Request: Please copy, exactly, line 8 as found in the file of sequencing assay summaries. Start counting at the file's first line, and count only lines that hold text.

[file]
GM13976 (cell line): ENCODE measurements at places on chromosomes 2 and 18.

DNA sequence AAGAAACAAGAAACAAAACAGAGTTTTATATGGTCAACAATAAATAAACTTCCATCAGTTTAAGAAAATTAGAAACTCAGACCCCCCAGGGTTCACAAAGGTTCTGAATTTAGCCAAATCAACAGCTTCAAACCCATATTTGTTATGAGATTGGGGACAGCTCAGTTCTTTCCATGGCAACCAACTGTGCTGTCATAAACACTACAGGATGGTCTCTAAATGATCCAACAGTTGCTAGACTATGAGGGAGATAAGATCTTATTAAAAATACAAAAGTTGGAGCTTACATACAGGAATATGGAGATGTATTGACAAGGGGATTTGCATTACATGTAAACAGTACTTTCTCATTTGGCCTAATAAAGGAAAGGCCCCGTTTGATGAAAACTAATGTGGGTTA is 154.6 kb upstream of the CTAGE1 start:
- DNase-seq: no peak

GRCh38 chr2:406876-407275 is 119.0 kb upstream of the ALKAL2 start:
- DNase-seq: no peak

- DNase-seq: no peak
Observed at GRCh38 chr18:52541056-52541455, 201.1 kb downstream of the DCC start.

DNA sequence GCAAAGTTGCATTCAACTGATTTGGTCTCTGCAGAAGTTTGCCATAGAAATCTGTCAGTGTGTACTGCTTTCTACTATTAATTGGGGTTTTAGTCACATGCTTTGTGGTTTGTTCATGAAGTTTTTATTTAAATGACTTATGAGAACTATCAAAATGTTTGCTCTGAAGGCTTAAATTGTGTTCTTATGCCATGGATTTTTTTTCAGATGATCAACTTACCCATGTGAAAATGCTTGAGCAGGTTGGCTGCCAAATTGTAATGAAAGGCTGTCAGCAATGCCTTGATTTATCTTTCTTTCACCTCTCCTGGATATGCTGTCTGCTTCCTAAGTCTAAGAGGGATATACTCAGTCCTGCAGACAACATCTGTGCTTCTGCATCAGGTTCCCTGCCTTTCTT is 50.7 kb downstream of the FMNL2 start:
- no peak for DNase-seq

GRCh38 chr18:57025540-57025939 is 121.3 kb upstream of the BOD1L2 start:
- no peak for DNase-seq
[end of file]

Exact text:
DNA sequence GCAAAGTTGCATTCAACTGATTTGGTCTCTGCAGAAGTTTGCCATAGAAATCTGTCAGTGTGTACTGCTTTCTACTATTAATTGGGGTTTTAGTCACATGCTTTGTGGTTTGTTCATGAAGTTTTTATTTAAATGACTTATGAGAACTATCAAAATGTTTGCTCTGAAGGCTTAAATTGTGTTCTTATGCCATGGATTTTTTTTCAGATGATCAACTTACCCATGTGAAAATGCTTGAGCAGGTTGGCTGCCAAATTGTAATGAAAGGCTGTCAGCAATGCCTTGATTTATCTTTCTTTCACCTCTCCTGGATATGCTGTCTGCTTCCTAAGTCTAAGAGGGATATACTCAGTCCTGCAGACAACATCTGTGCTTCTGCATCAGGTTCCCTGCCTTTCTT is 50.7 kb downstream of the FMNL2 start: